John 3:8-15

Henry Mahan

(Vs. 8) A comparison is drawn here between the wind and the Spirit of God in the new birth.

(Vs. 9-10) "How can these things be?" This question reveals the spiritual ignorance even of the RELIGIOUS natural man. It is true that Nicodemus was educated, religious, and doubtless of high moral character; but something more than education, morality, and sincerity are needed to understand the things of God. Even though God became incarnate and spoke in human language, men understood Him not (Prov. 4:19; Eph. 4:18). Our Lord said unto him, "Are you a teacher of Israel and yet untaught?" Even a religious teacher may be ignorant of Divine truth. The fact that a preacher has graduated with honors from some theological center is no proof that he is a man taught of God (John 6:44-45).

(Vs. 11) Our Lord did not deal in speculation nor theory, but spoke Divine truth because He IS the truth! In the preceding verse Christ chided Nicodemus for his IGNORANCE of Divine truth; here He reveals the CAUSE of such ignorance. The reason a man does not KNOW the things of God is because he RECEIVES NOT God's witness concerning them (John 5:40-44). If we believe not His Word, we shall continue in darkness and ignorance. None are so blind as those who WILL NOT see! As we believe God's Word, He honors that faith by giving us understanding of what we believe. Walk in the light revealed and receive more light.

(Vs. 12) "Earthly things" are, in a sense, evident and in a measure comprehensible; but "heavenly things" are invisible and altogether beyond our grasp until Divinely revealed to us. By "earthly things," which Christ had told him, we mean the new birth, which takes place on earth, and the Lord's reference to the "wind" as an illustration of the Spirit's operation in bringing about the new birth through the Word. These things Nicodemus ought to have known about from Ezek. 36:24-27. If, then, he believed not God's Word about these earthly things, of what avail would it be for Christ to speak to him about "heavenly things" or things pertaining to the counsels of God, the mysteries of grace, and the things God has prepared for them that love Him (I Cor. 2:9-10)?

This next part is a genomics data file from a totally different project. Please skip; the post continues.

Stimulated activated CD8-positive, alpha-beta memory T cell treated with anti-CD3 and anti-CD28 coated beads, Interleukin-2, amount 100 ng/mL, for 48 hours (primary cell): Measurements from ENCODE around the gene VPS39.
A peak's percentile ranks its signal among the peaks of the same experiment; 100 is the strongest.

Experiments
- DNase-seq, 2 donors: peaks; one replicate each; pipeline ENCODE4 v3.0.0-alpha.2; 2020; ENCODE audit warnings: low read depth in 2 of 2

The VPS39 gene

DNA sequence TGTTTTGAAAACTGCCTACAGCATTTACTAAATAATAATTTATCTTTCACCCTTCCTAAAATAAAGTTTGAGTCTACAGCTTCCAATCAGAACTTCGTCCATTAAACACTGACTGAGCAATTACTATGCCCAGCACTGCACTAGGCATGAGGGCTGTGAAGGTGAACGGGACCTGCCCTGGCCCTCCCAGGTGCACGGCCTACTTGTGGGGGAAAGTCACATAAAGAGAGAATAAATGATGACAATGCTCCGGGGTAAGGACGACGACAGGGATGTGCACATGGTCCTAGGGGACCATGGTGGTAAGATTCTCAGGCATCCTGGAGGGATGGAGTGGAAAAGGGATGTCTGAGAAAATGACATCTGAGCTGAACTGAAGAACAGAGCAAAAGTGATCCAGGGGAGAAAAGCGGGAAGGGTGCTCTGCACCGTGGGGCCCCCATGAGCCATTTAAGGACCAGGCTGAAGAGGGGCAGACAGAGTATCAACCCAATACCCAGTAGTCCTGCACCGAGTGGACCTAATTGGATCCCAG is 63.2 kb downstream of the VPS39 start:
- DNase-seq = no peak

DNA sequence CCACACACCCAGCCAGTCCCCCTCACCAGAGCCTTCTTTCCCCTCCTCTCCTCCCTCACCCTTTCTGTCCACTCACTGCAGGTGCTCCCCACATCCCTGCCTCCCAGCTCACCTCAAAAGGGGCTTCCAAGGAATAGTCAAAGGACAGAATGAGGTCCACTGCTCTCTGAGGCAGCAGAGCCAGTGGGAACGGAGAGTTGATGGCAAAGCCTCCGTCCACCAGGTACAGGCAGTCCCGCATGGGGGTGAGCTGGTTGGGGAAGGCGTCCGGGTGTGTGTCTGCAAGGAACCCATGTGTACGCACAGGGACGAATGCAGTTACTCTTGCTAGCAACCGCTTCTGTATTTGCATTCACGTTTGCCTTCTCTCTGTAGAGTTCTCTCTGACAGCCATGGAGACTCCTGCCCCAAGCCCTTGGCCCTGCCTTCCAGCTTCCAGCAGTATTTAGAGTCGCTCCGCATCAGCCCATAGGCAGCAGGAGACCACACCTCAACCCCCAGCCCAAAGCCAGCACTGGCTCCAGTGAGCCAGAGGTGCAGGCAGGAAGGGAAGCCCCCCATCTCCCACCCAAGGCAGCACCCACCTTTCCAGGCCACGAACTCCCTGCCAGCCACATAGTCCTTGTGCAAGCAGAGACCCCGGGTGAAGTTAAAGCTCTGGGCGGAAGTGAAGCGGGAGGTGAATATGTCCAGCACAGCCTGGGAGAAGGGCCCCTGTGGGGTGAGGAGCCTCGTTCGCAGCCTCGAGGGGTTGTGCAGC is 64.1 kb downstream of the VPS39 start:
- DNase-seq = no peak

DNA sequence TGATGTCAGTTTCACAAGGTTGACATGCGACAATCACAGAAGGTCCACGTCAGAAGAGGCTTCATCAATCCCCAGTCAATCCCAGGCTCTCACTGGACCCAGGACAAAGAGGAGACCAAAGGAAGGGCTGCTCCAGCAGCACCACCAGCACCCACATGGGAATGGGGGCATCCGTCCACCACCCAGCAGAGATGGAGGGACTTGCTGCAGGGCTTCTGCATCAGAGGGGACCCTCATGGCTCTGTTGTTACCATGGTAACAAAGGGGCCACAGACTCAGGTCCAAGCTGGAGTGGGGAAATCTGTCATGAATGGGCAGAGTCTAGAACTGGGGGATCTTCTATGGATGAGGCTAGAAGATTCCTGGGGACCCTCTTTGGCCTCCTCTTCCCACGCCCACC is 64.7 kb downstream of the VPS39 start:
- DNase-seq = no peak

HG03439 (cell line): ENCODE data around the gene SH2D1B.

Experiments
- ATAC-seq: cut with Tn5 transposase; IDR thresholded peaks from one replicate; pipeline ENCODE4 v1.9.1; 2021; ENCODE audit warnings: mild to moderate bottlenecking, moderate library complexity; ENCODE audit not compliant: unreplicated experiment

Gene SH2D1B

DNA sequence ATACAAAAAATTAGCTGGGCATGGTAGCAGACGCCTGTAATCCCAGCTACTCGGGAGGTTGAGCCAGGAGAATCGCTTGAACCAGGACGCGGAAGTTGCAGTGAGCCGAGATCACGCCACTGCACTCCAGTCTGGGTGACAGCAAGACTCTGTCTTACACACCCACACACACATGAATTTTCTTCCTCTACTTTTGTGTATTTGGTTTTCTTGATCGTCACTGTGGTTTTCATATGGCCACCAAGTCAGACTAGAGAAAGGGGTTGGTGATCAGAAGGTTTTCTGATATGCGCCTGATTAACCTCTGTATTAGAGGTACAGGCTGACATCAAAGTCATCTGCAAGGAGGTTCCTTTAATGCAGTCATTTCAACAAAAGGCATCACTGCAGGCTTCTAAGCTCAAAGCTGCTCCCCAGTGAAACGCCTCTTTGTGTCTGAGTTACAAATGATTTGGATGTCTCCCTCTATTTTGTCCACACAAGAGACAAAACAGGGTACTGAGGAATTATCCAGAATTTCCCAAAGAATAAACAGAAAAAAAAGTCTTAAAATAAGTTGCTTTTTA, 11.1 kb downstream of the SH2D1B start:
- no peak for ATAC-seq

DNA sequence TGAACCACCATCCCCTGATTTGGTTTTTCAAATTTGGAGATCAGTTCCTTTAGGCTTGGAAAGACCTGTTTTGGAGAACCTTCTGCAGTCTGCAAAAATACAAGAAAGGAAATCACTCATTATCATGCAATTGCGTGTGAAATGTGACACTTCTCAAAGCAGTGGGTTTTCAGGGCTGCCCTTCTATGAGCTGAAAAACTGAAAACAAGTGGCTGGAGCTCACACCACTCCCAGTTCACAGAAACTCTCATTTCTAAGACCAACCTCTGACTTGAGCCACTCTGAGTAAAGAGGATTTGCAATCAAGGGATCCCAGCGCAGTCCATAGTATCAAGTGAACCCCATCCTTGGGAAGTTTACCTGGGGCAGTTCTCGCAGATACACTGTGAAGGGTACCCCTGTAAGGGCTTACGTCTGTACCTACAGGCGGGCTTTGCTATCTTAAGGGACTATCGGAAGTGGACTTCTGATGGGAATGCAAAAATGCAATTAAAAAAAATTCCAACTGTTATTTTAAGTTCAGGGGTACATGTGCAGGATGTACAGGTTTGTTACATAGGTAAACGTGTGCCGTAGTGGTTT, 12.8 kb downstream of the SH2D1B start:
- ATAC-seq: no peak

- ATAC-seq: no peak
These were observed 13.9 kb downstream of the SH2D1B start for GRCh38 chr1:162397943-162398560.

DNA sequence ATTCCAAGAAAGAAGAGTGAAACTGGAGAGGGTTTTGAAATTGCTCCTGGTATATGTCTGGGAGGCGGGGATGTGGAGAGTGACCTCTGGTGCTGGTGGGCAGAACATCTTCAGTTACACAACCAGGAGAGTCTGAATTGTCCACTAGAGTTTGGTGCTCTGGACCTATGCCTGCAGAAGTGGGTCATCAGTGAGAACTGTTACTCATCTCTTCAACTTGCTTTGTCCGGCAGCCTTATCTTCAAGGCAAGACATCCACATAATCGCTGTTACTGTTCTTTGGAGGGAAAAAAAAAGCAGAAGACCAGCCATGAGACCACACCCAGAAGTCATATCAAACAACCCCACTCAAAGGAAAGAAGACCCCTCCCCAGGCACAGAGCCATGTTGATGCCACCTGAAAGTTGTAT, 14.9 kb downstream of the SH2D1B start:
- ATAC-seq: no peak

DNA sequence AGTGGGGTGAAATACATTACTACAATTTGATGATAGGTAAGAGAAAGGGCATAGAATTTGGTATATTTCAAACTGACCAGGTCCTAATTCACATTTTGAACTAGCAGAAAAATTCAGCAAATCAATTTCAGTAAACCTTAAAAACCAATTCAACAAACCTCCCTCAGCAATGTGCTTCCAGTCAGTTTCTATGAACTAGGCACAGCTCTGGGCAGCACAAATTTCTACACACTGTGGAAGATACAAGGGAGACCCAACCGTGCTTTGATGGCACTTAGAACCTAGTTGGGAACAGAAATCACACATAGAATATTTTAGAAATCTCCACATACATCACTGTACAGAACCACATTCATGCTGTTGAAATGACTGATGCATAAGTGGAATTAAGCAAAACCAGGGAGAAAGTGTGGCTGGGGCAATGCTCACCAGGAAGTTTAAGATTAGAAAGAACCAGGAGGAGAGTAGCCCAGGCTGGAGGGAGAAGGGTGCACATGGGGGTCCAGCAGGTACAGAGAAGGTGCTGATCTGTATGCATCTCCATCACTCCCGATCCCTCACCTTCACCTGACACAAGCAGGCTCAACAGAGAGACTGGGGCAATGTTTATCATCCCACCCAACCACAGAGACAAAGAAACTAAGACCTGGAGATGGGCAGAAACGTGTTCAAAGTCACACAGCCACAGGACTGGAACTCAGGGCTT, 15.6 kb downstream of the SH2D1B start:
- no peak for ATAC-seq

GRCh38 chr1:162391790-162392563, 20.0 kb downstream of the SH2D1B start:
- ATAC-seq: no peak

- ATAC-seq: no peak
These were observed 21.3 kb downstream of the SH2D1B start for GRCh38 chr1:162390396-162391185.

(Vs. 13) The "heavenly things" to which the Lord had referred had not until then been clearly revealed to men. To ascend to heaven and penetrate the hidden counsels of God was an utter impossibility to fallen man. ONLY the Son, Whose native residence is heaven, is qualified to reveal heavenly things. Our Lord did not say, "No man hath ENTERED heaven," but "No man hath ASCENDED UP to heaven." This is an entirely different thing. Only He that came down FROM heaven, even the Son of man WHICH IS IN HEAVEN (even while here speaking to Nicodemus), knows the secrets and mysteries of His throne. No man ever has or ever will occupy this position but Christ.

(Vs. 14-15) Christ had been speaking to Nicodemus about the new birth. The new birth is the impartation of Divine or eternal life; but for eternal life to be bestowed upon men, the Saviour must be LIFTED UP. Eternal life must come out of His substitutionary death. The sacrificial work of Christ is the basis of the Spirit's operations and the ground of God's gift of life (Isa. 53:4-6). It is the Son of MAN Who must be crucified, for atonement could be made only by one in the nature of him who sinned. Only as MAN was Christ capable of taking upon Himself our guilt and penalty. The JEWS expected the Messiah to be lifted up or elevated to the throne of David; but before this, He must be lifted up on the cross of share, enduring the judgment of God upon our sins.

To illustrate the character, meaning, and purpose of His death, He refers to the well-known incident in Num. 21:6-9. The people were bitten by fiery serpents, dying and without hope. Moses made a serpent in the likeness of the cause and lifted it up. Those who looked in faith lived. Christ is made in the likeness of sinful flesh and crucified, and those who look to Him in faith shall live.

Henry Mahan
Ashland, Ky.


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